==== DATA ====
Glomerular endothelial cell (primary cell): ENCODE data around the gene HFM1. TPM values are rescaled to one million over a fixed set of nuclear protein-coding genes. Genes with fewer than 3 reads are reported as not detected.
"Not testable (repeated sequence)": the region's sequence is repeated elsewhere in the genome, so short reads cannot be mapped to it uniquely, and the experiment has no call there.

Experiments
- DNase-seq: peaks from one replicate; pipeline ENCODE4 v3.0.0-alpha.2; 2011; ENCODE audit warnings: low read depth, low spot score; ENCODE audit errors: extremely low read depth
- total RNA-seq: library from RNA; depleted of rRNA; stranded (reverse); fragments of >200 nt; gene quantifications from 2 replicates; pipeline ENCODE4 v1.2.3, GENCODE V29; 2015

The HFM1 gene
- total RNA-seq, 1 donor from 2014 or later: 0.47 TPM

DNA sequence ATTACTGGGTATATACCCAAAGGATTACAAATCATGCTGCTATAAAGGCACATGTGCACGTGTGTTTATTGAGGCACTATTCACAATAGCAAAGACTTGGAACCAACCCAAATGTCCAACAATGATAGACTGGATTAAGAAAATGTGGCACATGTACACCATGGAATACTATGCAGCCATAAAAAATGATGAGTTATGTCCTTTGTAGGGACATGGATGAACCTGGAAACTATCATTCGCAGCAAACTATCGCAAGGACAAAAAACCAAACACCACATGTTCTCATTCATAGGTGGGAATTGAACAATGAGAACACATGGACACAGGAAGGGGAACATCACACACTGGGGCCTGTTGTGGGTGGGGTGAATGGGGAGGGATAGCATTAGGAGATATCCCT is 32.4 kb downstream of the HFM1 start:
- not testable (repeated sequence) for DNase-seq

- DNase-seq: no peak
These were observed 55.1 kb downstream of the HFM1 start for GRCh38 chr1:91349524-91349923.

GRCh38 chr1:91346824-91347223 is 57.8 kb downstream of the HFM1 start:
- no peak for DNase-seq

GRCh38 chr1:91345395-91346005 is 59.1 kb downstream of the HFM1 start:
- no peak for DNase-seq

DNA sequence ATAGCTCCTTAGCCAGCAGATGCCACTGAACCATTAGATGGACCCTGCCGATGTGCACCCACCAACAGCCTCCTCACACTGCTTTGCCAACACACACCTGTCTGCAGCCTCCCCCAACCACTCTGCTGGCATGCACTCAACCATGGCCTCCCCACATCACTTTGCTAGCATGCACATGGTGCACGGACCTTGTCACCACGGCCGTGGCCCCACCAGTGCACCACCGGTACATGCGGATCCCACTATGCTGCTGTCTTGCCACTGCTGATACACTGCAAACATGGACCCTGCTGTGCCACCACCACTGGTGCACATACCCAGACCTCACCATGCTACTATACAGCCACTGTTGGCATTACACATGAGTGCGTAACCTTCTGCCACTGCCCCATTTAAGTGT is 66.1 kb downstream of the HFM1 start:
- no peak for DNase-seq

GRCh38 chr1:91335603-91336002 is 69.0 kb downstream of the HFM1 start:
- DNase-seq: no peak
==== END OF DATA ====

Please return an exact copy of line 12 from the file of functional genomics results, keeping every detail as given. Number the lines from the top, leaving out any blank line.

GRCh38 chr1:91346824-91347223 is 57.8 kb downstream of the HFM1 start: